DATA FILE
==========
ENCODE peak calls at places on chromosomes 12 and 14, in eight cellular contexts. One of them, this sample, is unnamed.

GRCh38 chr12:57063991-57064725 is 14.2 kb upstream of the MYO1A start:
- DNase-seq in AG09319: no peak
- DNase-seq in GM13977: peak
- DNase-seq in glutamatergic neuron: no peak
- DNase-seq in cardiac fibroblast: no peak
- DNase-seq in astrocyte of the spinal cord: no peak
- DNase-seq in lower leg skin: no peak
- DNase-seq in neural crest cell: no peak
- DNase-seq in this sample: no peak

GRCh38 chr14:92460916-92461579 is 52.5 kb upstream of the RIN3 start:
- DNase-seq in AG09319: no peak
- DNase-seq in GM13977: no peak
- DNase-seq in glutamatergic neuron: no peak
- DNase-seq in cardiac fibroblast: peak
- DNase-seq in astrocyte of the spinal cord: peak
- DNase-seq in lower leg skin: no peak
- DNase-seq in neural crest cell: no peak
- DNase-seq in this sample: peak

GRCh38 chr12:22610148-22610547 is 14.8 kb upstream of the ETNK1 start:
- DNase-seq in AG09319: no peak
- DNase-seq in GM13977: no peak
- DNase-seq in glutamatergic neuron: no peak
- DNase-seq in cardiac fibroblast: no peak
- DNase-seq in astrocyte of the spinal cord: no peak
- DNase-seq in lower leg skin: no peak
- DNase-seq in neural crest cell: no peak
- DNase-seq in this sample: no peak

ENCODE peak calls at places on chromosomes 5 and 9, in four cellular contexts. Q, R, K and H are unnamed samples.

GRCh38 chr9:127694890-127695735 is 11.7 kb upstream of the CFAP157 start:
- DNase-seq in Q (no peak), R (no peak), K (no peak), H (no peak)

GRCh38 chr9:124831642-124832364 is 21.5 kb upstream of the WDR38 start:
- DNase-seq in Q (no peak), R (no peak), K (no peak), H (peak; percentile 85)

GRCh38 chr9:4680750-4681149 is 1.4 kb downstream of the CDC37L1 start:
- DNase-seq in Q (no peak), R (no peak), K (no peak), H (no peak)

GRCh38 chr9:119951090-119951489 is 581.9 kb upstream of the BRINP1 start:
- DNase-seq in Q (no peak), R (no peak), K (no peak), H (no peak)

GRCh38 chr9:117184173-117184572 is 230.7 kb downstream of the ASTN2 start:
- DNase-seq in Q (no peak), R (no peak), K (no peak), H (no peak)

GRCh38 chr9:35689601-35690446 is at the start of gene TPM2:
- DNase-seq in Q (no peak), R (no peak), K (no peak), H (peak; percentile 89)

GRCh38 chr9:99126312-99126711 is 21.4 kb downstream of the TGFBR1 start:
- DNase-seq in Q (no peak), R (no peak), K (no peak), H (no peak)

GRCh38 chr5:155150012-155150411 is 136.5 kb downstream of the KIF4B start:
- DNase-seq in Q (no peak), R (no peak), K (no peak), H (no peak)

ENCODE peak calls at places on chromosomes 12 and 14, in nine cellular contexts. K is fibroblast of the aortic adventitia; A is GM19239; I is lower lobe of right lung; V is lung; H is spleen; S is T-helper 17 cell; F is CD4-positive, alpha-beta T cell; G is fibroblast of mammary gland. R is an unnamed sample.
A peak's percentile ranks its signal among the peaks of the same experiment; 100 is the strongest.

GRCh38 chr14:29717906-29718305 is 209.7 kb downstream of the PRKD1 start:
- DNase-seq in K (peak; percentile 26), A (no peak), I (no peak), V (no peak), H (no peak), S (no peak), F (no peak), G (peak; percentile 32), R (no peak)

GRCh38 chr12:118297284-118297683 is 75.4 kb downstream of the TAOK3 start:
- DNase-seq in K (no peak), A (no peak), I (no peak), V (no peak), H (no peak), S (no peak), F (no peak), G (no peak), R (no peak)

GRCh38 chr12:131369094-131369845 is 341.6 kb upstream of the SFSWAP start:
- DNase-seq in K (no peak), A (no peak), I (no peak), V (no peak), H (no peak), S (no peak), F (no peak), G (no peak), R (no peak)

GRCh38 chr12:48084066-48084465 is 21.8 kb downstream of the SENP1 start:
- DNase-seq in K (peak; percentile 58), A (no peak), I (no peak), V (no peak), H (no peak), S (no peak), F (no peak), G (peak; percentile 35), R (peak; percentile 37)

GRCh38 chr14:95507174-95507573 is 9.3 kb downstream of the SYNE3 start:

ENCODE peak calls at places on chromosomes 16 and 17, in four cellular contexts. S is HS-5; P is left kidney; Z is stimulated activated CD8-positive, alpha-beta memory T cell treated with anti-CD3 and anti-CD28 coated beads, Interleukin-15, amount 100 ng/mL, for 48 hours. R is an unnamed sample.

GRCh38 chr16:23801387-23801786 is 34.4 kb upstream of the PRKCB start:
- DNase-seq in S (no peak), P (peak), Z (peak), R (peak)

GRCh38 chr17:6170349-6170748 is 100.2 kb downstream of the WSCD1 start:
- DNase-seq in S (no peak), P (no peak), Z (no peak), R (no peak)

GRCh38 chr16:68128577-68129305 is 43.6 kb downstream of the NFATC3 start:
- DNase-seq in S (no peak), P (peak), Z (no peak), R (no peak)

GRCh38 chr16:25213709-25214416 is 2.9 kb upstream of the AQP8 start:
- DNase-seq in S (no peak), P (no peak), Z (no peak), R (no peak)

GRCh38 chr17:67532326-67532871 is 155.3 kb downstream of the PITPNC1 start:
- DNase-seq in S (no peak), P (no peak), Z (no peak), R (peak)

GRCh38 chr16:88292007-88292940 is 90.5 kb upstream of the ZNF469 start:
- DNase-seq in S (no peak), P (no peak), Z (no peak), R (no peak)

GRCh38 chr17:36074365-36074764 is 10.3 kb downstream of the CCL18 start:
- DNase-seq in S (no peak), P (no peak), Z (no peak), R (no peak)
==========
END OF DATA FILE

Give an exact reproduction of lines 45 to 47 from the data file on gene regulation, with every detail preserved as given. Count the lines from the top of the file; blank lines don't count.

- DNase-seq in Q (no peak), R (no peak), K (no peak), H (no peak)

ENCODE peak calls at places on chromosomes 12 and 14, in nine cellular contexts. K is fibroblast of the aortic adventitia; A is GM19239; I is lower lobe of right lung; V is lung; H is spleen; S is T-helper 17 cell; F is CD4-positive, alpha-beta T cell; G is fibroblast of mammary gland. R is an unnamed sample.
A peak's percentile ranks its signal among the peaks of the same experiment; 100 is the strongest.